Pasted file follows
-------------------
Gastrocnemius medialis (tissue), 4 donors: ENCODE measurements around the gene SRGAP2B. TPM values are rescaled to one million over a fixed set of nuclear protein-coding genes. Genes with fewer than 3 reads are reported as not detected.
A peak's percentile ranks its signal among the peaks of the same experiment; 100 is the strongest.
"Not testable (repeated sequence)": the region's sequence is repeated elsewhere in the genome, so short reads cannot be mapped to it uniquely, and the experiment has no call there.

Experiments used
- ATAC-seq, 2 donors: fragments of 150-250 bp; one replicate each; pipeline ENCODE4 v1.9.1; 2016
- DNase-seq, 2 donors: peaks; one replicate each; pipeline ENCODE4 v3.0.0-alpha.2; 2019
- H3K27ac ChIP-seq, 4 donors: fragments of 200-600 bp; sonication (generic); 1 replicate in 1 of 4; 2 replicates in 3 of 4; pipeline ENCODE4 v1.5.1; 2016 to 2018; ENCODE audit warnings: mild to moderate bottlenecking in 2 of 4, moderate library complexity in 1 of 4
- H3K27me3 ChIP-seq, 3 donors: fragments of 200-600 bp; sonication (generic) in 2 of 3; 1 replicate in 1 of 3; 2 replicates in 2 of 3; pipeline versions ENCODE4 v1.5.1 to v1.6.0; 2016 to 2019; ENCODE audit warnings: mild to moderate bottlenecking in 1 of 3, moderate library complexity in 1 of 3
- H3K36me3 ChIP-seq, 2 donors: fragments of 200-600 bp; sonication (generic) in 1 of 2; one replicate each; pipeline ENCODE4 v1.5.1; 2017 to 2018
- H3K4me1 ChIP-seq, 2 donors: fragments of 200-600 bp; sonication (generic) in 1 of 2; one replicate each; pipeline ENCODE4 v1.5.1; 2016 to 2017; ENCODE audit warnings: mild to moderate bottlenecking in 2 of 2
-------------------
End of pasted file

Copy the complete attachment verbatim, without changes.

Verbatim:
Gastrocnemius medialis (tissue), 4 donors: ENCODE measurements around the gene SRGAP2B. TPM values are rescaled to one million over a fixed set of nuclear protein-coding genes. Genes with fewer than 3 reads are reported as not detected.
A peak's percentile ranks its signal among the peaks of the same experiment; 100 is the strongest.
"Not testable (repeated sequence)": the region's sequence is repeated elsewhere in the genome, so short reads cannot be mapped to it uniquely, and the experiment has no call there.

Experiments used
- ATAC-seq, 2 donors: fragments of 150-250 bp; one replicate each; pipeline ENCODE4 v1.9.1; 2016
- DNase-seq, 2 donors: peaks; one replicate each; pipeline ENCODE4 v3.0.0-alpha.2; 2019
- H3K27ac ChIP-seq, 4 donors: fragments of 200-600 bp; sonication (generic); 1 replicate in 1 of 4; 2 replicates in 3 of 4; pipeline ENCODE4 v1.5.1; 2016 to 2018; ENCODE audit warnings: mild to moderate bottlenecking in 2 of 4, moderate library complexity in 1 of 4
- H3K27me3 ChIP-seq, 3 donors: fragments of 200-600 bp; sonication (generic) in 2 of 3; 1 replicate in 1 of 3; 2 replicates in 2 of 3; pipeline versions ENCODE4 v1.5.1 to v1.6.0; 2016 to 2019; ENCODE audit warnings: mild to moderate bottlenecking in 1 of 3, moderate library complexity in 1 of 3
- H3K36me3 ChIP-seq, 2 donors: fragments of 200-600 bp; sonication (generic) in 1 of 2; one replicate each; pipeline ENCODE4 v1.5.1; 2017 to 2018
- H3K4me1 ChIP-seq, 2 donors: fragments of 200-600 bp; sonication (generic) in 1 of 2; one replicate each; pipeline ENCODE4 v1.5.1; 2016 to 2017; ENCODE audit warnings: mild to moderate bottlenecking in 2 of 2